You’re in stand up. Standing in a circle. The project manager asks, “does anyone have any updates”? The PMs eyes roam the room, person to person. “Who wants to start?” A volunteer steps forward and asks for clarification on a nebulous business requirement. This is good. The meeting is now underway, and if starting is half the battle it might even be half way over. The PM looks at the person to the left of our brave volunteer. That person is you. If you’re like most people you feel pressure to say, something. If you have something that needs to be shared this moment is easy, but if you don’t… You might be tempted to recap what you did yesterday (often the same thing you do everyday, and easily inferred by your job title), or ask a question that could better be handled in chat or email. This process continues all around the circle and with each person there is the risk that they too will share an unnecessary update that tacks a few more moments onto the clock.
While on a scale from stubbed toe to world peace this is a trivial frustration I believe it can be solved, and furthermore that the solution can introduce several additional benefits.
Try this next time your team has a stand up, or a similar meeting where general updates are provided. As they enter the meeting space, try asking the participants to write their names on a list (maybe on a whiteboard) if they have something they’d like brought up with the group. Once the meeting starts the PM will move through the list giving each person the opportunity to bring up whatever they had in mind. Of course, if something comes up organically that’s fine to discuss. The idea is to eliminate both the awkward, “who wants to start” moment, and the time drain that occurs when people feel put on the spot and compelled to say something.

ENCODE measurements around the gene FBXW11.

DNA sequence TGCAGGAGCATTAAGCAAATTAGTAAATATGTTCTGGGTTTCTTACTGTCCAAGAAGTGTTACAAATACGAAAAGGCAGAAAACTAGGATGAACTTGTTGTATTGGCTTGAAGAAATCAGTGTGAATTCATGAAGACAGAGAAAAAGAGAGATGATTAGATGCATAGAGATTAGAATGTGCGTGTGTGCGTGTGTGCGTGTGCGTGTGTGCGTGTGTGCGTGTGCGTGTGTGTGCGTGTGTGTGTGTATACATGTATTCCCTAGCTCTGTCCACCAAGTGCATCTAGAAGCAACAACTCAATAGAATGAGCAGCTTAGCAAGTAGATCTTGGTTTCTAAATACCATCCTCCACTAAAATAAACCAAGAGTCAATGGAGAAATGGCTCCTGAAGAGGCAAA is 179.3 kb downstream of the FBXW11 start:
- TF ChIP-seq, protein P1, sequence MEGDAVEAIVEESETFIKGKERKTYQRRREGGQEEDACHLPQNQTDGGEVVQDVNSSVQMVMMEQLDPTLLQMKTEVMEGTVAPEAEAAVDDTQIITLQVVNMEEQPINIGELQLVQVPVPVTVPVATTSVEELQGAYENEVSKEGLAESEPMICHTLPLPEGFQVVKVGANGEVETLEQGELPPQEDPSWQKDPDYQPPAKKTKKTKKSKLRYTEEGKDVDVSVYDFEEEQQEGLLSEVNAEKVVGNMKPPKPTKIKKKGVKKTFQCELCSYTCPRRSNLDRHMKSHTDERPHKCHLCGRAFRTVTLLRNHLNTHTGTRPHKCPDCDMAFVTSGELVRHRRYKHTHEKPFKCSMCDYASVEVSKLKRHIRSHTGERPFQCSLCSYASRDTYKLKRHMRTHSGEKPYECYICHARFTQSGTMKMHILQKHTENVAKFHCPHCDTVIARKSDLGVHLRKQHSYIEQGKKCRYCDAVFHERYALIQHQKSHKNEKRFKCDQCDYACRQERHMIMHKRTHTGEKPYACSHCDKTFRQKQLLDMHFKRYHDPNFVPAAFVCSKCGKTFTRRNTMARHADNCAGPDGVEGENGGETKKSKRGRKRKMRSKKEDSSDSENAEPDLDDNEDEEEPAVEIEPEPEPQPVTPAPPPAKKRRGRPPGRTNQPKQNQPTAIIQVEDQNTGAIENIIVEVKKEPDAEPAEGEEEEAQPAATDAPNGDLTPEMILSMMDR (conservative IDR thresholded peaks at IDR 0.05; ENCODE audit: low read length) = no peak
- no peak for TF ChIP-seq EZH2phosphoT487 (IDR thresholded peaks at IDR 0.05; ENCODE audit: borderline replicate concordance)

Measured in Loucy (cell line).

There are some additional benefits that come with this approach. The expectation that you know as you enter the meeting whether you have something to share, and that that expectation is physically manifested by adding your name to the list should increase the level of preparedness and consequently the quality of the contributions to the meeting. It may even encourage some people to resolve issues before the meeting when they recognize that possibility when thinking about things ahead of time. Furthermore, the system encourages participants to arrive promptly to each meeting so that they have the opportunity to get on the list.
This system can also be altered so that the list is constructed digitally. This is necessary when the team includes remote workers. This format can also provide a record of what was discussed.
We’ve been experimenting with this recently at CaringBridge and our stand ups have improved. I’ll return to this post if we gain any further insights.